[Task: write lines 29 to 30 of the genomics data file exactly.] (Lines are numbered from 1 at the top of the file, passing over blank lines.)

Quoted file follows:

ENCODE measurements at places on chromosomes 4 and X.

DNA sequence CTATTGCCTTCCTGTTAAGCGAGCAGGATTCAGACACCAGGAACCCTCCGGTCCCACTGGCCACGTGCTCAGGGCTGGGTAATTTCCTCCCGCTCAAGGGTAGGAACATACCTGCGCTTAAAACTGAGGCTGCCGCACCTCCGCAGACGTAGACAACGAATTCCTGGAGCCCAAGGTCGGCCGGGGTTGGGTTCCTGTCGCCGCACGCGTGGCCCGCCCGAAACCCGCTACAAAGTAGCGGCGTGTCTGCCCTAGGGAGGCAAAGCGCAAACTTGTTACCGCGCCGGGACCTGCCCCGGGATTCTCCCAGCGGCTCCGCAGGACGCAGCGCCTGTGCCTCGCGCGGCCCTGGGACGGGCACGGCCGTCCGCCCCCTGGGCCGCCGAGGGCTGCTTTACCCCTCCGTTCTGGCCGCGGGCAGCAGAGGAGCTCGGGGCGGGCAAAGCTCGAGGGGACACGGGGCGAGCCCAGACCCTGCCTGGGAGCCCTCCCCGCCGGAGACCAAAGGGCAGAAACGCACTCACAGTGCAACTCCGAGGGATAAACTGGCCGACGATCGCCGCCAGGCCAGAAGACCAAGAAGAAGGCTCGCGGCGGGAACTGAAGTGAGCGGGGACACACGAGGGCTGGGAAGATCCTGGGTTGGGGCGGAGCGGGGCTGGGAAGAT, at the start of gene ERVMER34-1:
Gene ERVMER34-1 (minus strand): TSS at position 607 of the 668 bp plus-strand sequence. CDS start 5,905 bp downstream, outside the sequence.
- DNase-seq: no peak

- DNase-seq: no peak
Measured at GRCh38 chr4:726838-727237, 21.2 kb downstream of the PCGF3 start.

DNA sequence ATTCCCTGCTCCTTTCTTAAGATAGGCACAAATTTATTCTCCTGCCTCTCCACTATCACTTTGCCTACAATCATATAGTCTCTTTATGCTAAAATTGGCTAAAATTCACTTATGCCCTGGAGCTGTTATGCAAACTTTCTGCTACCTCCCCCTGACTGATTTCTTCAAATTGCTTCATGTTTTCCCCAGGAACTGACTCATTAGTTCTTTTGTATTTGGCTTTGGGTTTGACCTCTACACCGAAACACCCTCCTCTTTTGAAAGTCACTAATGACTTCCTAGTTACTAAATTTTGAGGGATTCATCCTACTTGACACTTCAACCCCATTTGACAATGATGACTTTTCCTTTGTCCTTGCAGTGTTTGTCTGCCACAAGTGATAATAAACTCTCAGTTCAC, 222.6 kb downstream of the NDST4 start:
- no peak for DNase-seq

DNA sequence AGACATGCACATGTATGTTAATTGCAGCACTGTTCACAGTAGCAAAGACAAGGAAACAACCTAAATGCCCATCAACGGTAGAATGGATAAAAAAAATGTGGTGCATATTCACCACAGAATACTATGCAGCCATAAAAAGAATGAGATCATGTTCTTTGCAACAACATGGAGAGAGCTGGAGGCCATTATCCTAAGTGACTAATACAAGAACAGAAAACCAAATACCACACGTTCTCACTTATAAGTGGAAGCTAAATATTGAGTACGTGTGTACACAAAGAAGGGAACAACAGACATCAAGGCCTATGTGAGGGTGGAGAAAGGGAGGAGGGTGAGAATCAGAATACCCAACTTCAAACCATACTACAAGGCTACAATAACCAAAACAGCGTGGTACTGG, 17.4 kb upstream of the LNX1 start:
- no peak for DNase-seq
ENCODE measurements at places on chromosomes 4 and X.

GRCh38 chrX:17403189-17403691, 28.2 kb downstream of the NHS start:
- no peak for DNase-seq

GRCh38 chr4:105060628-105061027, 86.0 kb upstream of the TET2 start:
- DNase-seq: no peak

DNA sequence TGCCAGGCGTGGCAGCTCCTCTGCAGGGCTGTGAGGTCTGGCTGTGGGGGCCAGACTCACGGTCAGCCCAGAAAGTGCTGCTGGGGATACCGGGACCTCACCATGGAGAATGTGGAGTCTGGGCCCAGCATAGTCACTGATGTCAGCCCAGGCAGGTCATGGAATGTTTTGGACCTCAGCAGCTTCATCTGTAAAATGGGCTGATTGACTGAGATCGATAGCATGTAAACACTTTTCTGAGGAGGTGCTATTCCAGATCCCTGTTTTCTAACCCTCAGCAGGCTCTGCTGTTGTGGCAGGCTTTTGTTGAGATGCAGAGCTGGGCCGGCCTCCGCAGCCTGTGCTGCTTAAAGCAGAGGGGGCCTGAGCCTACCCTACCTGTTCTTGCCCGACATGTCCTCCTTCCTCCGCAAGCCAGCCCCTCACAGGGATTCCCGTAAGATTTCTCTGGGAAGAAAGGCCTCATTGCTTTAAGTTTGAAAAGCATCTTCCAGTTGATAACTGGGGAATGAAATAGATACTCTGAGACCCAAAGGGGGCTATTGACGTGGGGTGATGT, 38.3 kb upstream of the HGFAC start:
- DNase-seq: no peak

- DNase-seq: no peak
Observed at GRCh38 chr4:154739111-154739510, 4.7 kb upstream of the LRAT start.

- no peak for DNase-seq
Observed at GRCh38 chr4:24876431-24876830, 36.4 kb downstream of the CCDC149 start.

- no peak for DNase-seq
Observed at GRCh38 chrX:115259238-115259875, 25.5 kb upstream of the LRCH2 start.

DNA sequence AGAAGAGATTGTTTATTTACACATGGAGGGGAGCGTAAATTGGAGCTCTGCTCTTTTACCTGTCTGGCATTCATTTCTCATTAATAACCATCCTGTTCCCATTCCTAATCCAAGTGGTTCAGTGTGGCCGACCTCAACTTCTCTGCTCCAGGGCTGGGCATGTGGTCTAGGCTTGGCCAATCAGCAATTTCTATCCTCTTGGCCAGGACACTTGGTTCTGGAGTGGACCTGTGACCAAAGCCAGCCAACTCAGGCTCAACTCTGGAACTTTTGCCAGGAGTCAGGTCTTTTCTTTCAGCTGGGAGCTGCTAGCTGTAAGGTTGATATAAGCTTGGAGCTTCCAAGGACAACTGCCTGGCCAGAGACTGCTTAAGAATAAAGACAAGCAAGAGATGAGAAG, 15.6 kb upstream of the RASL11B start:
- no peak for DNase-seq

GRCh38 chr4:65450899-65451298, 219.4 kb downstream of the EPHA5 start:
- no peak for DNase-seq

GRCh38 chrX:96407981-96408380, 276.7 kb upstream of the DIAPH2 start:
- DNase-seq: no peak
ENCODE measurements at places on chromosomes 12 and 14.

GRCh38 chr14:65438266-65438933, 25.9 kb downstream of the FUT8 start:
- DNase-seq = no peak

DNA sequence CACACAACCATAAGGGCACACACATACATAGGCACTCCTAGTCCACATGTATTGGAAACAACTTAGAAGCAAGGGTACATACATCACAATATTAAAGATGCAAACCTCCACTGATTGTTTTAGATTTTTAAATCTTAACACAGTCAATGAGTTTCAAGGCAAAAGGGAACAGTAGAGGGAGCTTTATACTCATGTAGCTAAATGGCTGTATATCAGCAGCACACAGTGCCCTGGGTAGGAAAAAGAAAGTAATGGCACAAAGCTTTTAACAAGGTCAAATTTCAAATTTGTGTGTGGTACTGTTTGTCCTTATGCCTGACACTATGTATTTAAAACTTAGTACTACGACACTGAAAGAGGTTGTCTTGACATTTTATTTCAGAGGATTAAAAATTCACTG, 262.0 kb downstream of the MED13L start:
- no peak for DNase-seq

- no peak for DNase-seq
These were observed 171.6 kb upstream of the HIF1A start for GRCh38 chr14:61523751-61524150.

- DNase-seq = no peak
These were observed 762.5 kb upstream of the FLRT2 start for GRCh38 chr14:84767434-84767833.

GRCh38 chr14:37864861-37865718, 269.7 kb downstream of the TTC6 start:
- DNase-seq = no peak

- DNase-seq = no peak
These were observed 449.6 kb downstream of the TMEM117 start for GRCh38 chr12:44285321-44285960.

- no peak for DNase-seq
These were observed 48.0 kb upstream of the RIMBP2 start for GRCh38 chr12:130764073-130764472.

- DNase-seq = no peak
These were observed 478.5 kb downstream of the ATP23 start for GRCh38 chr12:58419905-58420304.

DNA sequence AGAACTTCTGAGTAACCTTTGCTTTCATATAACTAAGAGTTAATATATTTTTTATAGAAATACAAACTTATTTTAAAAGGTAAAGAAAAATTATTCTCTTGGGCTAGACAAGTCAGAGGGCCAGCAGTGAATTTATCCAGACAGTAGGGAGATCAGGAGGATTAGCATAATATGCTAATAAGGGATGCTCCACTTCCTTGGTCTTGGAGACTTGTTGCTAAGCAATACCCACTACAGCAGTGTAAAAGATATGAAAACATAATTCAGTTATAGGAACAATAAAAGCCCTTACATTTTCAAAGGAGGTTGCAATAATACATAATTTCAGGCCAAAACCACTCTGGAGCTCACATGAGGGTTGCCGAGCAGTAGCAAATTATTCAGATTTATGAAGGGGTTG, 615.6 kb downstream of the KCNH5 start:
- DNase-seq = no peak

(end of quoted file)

- DNase-seq: no peak
ENCODE measurements at places on chromosomes 12 and 14.